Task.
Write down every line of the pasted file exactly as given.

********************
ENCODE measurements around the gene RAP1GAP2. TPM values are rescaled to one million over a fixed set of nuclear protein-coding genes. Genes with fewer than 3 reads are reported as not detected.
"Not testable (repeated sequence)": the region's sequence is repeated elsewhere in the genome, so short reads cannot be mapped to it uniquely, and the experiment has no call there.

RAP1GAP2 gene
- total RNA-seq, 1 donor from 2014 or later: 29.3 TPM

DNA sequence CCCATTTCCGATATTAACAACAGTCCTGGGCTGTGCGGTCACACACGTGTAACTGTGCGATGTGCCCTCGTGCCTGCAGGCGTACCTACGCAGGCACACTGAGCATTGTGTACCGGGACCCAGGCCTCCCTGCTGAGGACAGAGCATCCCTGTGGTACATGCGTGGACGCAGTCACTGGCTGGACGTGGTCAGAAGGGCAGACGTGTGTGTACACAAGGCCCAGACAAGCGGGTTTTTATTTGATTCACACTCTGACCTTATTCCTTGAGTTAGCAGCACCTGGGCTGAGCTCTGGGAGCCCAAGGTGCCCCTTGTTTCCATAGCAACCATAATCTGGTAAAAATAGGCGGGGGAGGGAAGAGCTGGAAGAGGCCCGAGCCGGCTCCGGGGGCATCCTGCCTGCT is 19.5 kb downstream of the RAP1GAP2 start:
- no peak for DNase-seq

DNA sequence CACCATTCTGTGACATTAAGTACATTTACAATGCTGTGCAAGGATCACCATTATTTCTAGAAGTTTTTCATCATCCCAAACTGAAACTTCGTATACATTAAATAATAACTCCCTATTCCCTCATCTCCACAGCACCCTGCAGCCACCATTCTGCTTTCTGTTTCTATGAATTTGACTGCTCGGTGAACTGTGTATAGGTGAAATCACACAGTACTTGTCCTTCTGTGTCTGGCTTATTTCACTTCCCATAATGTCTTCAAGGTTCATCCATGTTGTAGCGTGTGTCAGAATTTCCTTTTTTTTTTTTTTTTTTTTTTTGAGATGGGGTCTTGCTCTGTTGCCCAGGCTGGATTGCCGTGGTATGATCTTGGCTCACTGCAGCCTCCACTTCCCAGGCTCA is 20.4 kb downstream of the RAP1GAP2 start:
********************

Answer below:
ENCODE measurements around the gene RAP1GAP2. TPM values are rescaled to one million over a fixed set of nuclear protein-coding genes. Genes with fewer than 3 reads are reported as not detected.
"Not testable (repeated sequence)": the region's sequence is repeated elsewhere in the genome, so short reads cannot be mapped to it uniquely, and the experiment has no call there.

RAP1GAP2 gene
- total RNA-seq, 1 donor from 2014 or later: 29.3 TPM

DNA sequence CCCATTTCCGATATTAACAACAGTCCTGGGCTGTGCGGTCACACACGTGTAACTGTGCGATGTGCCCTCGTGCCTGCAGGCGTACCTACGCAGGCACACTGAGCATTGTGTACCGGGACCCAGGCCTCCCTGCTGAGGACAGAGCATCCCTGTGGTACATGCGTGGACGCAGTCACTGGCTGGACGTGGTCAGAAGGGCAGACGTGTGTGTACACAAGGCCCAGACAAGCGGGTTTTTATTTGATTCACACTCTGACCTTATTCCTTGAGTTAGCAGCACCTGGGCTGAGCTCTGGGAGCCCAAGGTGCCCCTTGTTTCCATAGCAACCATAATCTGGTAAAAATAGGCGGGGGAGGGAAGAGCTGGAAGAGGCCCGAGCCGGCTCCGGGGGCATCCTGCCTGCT is 19.5 kb downstream of the RAP1GAP2 start:
- no peak for DNase-seq

DNA sequence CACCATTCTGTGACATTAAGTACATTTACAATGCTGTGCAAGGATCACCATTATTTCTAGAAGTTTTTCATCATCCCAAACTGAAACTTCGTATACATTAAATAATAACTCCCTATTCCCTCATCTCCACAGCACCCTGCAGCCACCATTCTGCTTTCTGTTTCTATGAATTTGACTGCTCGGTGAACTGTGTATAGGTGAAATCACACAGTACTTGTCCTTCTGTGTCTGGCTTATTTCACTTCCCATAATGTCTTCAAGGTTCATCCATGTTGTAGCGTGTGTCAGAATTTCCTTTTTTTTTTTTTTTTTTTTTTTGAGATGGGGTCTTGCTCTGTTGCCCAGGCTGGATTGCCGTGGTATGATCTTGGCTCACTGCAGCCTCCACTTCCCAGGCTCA is 20.4 kb downstream of the RAP1GAP2 start: